During my mom's lifetime.. I understood there were just things we couldn't do.
We couldn't easily go for walks.
I never went to the mall with just her to pick out clothes.
We never had solo lunch or dinner dates (early on because I didn't see the value in these things as a teenager, then was gone for college, and later because I couldn't physically transfer her alone).
I knew as her disease progressed there would be even more limited opportunities and that as the doors to these facets of normal relationships closed.. they would never open again.
I really didn't start to feel the loss of that acutely until this past Mother's day.
It was difficult to put my finger on, but I started to feel really sad about the relationship I never had with her, not in the "I wish we were closer" way (although that's intertwined) but the things we just physically could never do with each other.
As people announce pregnancies and plan for babies and talk about how instrumental their own mothers have been; what a constant source of knowledge and support they've been.. it fills me with an incredible sadness. Even if my mom were alive and I were giving birth tomorrow (no, not pregnant), she would not have been in a position to thoughtfully answer questions about, "OMG I'm having a kid, what do I do." It's just how it was towards the end. It's difficult to even explain, but cognitively she was very hit-or-miss: some days she could tell stories about her dad, other times you'd ask a question and the answers wouldn't make sense. So while I'm not as sad for missing the way it would have gone in reality, I'm sad for the way it would have never even been to begin with.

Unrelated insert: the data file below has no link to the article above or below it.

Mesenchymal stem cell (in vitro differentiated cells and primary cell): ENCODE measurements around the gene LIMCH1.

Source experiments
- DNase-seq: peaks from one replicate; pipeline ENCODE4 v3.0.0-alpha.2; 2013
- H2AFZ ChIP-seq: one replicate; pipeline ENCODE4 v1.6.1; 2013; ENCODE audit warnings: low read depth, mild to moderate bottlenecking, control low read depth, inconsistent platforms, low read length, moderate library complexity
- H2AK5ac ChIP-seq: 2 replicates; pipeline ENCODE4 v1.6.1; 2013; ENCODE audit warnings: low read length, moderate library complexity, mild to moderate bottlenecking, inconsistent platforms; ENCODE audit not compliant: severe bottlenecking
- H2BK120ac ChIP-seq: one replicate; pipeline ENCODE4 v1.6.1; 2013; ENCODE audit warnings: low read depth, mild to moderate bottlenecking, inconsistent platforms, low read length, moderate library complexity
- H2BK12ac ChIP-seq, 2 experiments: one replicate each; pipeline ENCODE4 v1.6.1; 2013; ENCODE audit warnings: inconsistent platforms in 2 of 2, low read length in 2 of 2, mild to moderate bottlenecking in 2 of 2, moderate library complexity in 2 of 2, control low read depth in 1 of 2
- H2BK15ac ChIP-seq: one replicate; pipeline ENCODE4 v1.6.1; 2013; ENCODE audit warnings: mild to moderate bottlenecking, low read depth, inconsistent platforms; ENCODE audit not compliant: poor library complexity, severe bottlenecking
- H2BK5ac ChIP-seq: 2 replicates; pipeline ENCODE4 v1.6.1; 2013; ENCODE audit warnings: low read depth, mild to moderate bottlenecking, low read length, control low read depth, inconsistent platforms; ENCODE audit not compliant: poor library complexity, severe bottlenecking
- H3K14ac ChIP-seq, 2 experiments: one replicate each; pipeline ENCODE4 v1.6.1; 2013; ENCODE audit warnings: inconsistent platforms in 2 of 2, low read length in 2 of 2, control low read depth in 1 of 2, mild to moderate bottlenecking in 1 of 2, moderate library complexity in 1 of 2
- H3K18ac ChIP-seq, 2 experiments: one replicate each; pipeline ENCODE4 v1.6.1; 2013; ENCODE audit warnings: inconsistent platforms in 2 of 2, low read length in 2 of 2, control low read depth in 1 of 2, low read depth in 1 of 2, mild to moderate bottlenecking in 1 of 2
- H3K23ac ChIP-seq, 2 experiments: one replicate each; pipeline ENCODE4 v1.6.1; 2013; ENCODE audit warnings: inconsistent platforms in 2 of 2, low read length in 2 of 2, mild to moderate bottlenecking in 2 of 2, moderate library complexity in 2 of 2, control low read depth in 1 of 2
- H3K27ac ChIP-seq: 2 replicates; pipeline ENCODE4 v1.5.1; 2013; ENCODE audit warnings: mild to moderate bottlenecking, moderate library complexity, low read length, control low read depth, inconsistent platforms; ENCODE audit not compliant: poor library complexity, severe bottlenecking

Even if she hadn't died, I never would have had that mother-daughter-grandmother relationship with her. That's reality, and it seems so fucking unfair. I can wish her back to life (and while her body would be here and she'd still have facets of the personality that made her who she was), it wouldn't change a ton for the better.
That's the part of it that's hitting me now, and that's the part that's hardest to live with.